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Montclair rabbi-to-be named Rhodes scholar
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Montclair rabbi-to-be named Rhodes scholar

Staff Writer, New Jersey Jewish News

Zohar Atkins of Montclair, a senior at Brown University, is one of 32 students selected as 2010 Rhodes Scholars.
Zohar Atkins of Montclair, a senior at Brown University, is one of 32 students selected as 2010 Rhodes Scholars.

 Montclair student who plans on becoming a rabbi was selected as one of 32 Rhodes scholars for 2010.

Zohar Atkins, a senior at Brown University, will study at Oxford University in England under the scholarship, awarded to students based on scholastic achievement, character, and leadership potential.

Atkins is studying toward an undergraduate degree at Brown with a major in classics and Jewish studies; he is simultaneously earning a master’s degree in history. He was previously awarded the prestigious Bronfman Youth Fellowship in Israel, and won first place in the 2009 Elie Wiesel Prize in Ethics Essay Contest sponsored by the Elie Wiesel Foundation for Humanity.

Being named a Rhodes scholar “was pretty unexpected,” said Atkins in a telephone interview. “I was happy just to go through the process and talk about my vision with both judges and finalists. I’m happy for the opportunity to study at Oxford.”

Atkins attended public schools in Montclair and said he was “blessed” to grow up at Montclair’s Congregation Shomrei Emunah, where his mother now serves on the board.

He cites the rabbis who led the congregation during his youth, Michael Monson and E. Noach Shapiro, as important influences on him.

“I owe a huge chunk of my identity to the rabbis at Shomrei Emunah who taught me and engaged me in a one-on-one relationship,” he said. “That community was a big part of my life, especially Friday night and Saturday morning services.”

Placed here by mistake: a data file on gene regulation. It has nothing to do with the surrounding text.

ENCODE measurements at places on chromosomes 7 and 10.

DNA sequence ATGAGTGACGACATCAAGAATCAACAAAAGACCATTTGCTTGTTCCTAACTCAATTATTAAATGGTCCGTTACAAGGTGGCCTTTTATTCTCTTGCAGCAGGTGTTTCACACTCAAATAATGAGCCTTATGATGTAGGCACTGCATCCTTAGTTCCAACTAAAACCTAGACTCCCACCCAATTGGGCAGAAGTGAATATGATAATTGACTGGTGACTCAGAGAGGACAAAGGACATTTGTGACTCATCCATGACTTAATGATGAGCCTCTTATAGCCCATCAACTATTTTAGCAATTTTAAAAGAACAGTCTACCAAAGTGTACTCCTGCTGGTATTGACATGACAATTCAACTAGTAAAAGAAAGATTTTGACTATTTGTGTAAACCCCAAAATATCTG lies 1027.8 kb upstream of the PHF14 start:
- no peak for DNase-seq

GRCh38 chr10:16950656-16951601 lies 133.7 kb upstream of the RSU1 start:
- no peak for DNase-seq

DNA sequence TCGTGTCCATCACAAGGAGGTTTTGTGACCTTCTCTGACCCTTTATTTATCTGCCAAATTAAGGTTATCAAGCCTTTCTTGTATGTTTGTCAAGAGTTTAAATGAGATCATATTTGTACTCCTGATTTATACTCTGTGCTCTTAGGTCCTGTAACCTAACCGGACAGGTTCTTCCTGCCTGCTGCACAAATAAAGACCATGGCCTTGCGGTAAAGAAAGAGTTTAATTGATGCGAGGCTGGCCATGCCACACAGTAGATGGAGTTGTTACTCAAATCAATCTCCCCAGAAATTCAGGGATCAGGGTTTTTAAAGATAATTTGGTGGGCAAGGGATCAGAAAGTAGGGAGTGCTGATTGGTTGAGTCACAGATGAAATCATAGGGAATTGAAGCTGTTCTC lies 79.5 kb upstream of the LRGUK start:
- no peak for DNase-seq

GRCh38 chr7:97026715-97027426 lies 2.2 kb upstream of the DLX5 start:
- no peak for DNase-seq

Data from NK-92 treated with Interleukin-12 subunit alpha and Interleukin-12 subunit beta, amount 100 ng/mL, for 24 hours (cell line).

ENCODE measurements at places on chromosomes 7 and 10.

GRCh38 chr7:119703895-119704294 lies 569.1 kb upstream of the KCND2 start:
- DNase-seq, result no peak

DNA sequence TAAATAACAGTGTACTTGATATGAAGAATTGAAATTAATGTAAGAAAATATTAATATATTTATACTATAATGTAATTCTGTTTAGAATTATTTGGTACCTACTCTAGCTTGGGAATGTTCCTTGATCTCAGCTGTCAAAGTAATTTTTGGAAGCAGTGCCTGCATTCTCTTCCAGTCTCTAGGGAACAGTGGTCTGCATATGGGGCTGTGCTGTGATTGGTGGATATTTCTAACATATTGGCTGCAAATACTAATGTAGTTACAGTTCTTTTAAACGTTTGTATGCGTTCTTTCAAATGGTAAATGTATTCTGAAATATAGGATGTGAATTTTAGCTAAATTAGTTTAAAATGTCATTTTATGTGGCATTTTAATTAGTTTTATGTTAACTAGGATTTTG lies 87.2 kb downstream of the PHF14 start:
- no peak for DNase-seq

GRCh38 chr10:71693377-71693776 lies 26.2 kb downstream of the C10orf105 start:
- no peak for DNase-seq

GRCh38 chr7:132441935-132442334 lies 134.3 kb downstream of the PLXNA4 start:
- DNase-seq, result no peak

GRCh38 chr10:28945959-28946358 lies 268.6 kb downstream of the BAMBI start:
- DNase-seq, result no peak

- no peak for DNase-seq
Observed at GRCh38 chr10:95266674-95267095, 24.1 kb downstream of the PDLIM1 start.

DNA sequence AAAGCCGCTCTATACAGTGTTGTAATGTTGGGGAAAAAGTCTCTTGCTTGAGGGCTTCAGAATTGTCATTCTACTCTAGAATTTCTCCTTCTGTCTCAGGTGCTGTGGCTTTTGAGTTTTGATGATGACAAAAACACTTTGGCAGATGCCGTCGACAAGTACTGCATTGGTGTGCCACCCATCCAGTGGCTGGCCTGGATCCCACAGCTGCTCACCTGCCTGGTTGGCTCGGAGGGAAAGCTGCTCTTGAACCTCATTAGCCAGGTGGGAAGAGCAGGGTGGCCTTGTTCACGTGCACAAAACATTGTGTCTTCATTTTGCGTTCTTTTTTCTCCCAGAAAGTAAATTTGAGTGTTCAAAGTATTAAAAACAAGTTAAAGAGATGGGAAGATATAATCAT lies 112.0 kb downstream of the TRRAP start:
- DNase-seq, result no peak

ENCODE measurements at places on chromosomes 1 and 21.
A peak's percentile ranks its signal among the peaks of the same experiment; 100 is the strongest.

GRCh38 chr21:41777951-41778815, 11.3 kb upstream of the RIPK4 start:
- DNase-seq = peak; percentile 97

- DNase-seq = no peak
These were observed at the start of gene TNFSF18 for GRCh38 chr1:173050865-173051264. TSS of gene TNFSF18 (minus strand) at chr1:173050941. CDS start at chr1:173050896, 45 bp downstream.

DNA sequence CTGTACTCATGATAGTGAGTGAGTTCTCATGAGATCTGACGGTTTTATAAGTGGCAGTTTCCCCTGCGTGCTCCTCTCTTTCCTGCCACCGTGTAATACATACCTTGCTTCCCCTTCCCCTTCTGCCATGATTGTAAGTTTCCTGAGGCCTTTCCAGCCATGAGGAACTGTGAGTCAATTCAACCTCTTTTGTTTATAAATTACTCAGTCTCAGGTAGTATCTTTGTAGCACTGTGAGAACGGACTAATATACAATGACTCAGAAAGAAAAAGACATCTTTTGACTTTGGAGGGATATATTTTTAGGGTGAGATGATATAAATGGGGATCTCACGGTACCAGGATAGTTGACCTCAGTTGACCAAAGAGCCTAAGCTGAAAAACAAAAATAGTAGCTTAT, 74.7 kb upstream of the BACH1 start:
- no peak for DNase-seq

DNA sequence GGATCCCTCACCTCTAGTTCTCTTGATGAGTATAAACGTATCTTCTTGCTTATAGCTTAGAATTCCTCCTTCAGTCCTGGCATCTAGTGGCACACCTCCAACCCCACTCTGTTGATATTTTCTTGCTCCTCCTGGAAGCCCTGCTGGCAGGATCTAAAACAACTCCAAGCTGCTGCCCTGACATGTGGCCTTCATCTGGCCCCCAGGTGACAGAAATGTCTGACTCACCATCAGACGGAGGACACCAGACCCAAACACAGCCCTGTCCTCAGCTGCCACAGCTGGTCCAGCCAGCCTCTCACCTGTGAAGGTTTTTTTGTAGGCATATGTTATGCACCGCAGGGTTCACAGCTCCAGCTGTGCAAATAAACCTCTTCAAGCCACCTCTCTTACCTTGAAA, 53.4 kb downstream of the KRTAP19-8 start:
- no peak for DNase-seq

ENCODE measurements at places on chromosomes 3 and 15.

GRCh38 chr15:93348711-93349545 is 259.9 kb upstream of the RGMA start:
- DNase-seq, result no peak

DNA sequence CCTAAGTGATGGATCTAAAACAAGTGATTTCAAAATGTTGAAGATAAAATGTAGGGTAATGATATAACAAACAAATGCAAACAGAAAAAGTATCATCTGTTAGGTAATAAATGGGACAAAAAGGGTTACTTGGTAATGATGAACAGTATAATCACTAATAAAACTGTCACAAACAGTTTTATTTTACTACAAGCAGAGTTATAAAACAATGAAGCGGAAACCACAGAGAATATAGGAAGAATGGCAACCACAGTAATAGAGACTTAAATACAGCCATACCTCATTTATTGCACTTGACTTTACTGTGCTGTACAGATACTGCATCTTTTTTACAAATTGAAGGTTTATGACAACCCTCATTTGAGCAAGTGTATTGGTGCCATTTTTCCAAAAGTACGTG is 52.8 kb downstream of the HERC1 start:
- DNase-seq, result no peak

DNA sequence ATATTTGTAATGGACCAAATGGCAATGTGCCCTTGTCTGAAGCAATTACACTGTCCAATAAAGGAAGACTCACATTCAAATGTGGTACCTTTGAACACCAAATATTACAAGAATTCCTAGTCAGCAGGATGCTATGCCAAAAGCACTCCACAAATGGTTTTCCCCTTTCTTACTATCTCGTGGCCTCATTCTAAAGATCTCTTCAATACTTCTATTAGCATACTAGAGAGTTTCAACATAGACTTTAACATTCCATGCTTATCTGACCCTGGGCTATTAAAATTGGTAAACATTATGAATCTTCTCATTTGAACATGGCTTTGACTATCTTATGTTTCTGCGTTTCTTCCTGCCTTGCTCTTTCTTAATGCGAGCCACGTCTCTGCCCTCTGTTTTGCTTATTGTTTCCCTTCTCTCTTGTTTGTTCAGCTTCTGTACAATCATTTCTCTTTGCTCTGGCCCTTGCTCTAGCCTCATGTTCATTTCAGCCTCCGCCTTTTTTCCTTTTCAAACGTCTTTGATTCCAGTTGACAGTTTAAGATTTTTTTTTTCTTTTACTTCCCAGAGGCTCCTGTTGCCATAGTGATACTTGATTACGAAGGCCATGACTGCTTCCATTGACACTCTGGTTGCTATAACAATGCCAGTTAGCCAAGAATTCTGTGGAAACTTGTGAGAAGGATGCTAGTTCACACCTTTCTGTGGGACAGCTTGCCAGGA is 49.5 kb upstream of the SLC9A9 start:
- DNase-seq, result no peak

He also credits the five summers he spent at Camp Ramah in the Berkshires and the Passaic rabbis with whom he studied Talmud privately for eight years. His parents, Angie and Norman, encouraged their son to engage in rigorous text study with private tutors, although he did attend the synagogue religious school for several years.

As a participant in the Bronfman Youth Fellowship during the summer between his junior and senior years of high school, Atkins deepened his interest in serious text study, he said.

He is writing his Brown honors thesis on the German philosopher Martin Heidegger and the Jewish theologian and philosopher Franz Rosenzweig. In his academic work he juxtaposes the Greek ideal represented by the polis, or city, with the spiritual ideal represented by Jerusalem.

“I’m fascinated by the motif of Athens and Jerusalem,” he said. “It tells us that Athens is not enough, that the polis is a temporary solution and Jerusalem is the ideal.”

At Oxford, he will study for his doctorate, focusing on “the dichotomy between God and humanity.”

He plans to go into the rabbinate because he is inspired by religious texts, and also “because I see the power of religious language to effect social change,” he said.

He is not the first Rhodes scholar to express the desire to become a Jewish religious leader. Rabbi Chaim Straucheler of Westport, Conn., is a former Rhodes scholar, as is Rabbi Asher Lopatin of Chicago. “There have been at least several others in the last 10 years,” according to Elliot F. Gerson, American secretary for the Rhodes Trust.

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